Sunday, October 25, 2009

Alumni in the Spotlight

Buffy Conrad ‘08

Buffy graduated with vast experience and skills in the GIS field. While attending Washington College, she took Professor Bruce’s GIS classes and interned in the GIS lab, all of which helped her prepare for her career after graduation. Buffy has carried her love for the GIS field into her new job with the Maryland State Highway Administration. Buffy provides GIS data for engineers such as aerials, contours, and maps. She takes photographs of sidewalks and mediums. The engineers then use these images and maps for better roadway design. She is currently working on a website, which is very new to her, that is about point collection and contours. Buffy enjoys her job with the Maryland State Highway Administration and is glad that she could use her GIS skills in the workforce.

Crime! Works So Good It’s Practically Criminal

Maryland Crime Mapping and Analysis

The GIS Lab received funding from the Governor’s Office of Crime Control and Prevention (GOCCP) to provide mapping and support in Maryland. The crimes that are mapped range from traffic accidents to homicides. The Washington College GIS Lab conducts an outreach program which invites any law enforcement agency to sign up for training. The majority of the lab’s promotion comes from word of mouth and conferences. Staff members Caryn Thomas ‘05 M’09 & Andrew Wright guide student interns in the lab teaching them the ins and outs of crime mapping. In addition to map¬ping, the GIS Lab has also worked with the Division of Parole and Probation (DPP) to create a web mapping viewer to display the over 100,000 individuals on parole or probation. This application is available to law enforcement to aid them in crime analysis.

Caryn Thomas ‘05 M’09:
Crime Mapping Analyst, was hired through the second grant the college received from GOCCP. She provides maps on demand for the Governor’s Office and other law enforcement agencies. She also provides training and technical support for crime analysts across the state of Maryland in their endeavors to produce high quality maps that will assist their officers.

Andrew Wright:
Crime Mapping Analyst, was hired through the third grant the college received from GOCCP. He mainly focuses on providing outreach and assistance to law enforcement agencies in the field. Andrew recently began teaching our 3rd Introduction to GIS course for crime analysts. Andrew trains law enforcement to use our Maryland Division Parole and Probation web mapping application that allows law enforcement to view offenders statewide.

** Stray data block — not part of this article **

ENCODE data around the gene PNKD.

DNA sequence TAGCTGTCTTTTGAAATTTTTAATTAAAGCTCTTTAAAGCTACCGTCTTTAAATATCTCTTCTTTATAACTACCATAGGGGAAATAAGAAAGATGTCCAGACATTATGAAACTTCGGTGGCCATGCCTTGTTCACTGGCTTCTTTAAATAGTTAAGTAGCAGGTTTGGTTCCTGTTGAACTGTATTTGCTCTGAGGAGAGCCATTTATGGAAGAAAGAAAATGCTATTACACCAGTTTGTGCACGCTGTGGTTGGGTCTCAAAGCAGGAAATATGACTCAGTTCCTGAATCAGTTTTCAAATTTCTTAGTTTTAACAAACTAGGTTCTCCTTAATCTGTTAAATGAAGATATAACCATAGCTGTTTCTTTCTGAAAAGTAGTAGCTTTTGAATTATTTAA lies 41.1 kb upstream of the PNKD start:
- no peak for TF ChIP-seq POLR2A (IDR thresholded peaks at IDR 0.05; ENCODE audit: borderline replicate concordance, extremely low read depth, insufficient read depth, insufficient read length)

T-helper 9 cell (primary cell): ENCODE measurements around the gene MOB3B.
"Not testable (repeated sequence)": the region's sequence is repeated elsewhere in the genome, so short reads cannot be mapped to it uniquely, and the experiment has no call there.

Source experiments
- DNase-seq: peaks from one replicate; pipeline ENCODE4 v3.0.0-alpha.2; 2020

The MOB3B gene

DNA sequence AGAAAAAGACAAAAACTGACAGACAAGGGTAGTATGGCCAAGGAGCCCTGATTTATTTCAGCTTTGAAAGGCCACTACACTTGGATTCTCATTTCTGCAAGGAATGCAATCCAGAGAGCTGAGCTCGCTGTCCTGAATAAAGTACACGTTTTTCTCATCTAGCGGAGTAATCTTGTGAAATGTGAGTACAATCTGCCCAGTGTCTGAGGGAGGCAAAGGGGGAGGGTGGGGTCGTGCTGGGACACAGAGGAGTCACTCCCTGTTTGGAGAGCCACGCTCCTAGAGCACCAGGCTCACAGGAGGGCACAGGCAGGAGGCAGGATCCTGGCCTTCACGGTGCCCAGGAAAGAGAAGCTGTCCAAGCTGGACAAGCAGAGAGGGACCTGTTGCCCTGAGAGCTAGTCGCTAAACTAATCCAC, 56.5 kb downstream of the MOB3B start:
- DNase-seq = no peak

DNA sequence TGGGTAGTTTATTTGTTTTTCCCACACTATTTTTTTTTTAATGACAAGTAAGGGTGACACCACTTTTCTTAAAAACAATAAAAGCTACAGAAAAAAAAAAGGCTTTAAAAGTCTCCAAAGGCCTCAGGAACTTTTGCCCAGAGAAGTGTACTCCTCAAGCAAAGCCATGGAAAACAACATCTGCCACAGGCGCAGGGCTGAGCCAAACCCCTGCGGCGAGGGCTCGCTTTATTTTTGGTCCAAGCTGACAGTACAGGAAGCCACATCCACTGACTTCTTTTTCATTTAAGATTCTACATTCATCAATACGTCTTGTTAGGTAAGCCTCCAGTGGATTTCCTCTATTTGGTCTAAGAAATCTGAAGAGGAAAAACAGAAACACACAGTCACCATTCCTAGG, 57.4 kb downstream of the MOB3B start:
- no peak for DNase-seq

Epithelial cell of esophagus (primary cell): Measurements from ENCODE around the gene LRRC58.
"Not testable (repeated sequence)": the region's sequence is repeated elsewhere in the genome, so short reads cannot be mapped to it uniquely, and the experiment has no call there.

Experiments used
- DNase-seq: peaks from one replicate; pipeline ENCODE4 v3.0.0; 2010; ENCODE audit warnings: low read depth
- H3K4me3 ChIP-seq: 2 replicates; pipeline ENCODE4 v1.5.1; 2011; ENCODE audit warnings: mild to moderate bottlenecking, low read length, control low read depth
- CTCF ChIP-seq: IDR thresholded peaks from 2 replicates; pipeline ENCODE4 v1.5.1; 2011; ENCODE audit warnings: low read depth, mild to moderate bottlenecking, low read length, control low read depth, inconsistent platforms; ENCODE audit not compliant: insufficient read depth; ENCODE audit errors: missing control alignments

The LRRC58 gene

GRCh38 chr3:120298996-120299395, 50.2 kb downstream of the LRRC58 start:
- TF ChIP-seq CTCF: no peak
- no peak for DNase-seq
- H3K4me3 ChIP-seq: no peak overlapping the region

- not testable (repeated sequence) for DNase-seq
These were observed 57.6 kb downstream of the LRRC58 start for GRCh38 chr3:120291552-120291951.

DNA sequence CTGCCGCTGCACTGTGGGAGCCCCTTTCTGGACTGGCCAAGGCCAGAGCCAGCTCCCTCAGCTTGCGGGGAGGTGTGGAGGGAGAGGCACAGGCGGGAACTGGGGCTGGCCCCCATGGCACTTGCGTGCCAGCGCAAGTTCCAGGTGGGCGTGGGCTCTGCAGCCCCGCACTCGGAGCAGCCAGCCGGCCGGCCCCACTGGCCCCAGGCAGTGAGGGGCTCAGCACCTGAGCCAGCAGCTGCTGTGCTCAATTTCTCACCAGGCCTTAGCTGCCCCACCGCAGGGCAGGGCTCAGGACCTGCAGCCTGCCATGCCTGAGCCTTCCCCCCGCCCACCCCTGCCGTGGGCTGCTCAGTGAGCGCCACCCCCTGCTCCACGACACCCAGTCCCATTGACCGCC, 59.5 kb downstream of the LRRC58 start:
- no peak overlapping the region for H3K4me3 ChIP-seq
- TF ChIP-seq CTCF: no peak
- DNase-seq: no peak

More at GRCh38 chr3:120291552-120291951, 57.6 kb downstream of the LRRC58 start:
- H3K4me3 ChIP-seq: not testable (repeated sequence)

Tracey Bienemann ’11:
“I am currently working on research to establish solid evidence for characteristics of disadvantaged neighborhoods to eventually draw conclusions about how the GIS Lab can evaluate its census block data to determine which neighborhoods are in the disadvantaged category in Maryland. I am also continuing work on the Maryland Sex Offender Mapping Errors. I have learned a lot about dangerous and unhealthy neighborhoods.”

Mary Kelley ’11:
“I am editing the crime maps that were previously made. The maps show specific crimes in Easton, Maryland. There are separate maps for separate crimes. The crimes mapped are assaults, robberies, burglaries, and theft. For each type of crime there are two maps; one for crimes in 2009 from January to July and one for crimes in 2008 from January to July.”

Monday, October 12, 2009

Current Projects: Historic Chestertown in 3D

Washington College’s Stewart Bruce and his Introduction to GIS students are putting together a 3D model of the current Washington College campus. Photos and building footprints of the campus are acquired, than placed into Google Sketch Up where students rebuild the campus in 3D. Once the project is completed, it will be placed on the Washington College website so that alumni or prospective students who are not able to visit the campus will be able to take a virtual tour of Washington College. Yet, the project does not stop here. A 3D time series will also be created in order to show how the campus has changed over the years.

The GIS Lab is doing something similar with historic Chestertown. Student Stephanie Olsen ‘12 strolls the streets of Chestertown, taking pictures of the homes, than brings them back to the lab. Once in the lab, they are placed in ArcMap and Google Sketch Up where students Jimmy Bigwood ’12, Tyler Brice ‘13, Lydia Powell ‘12, and Kim Zepeda ‘13 reference the footprints, aerial photography, and street view photography to add them in developing accurate 3D representations of the buildings today.

Welcome to Water Street, Chestertown Above 3D Rendering of North Water Street, created by Washington College 3D Modeling team pictured here.

120 North Water Street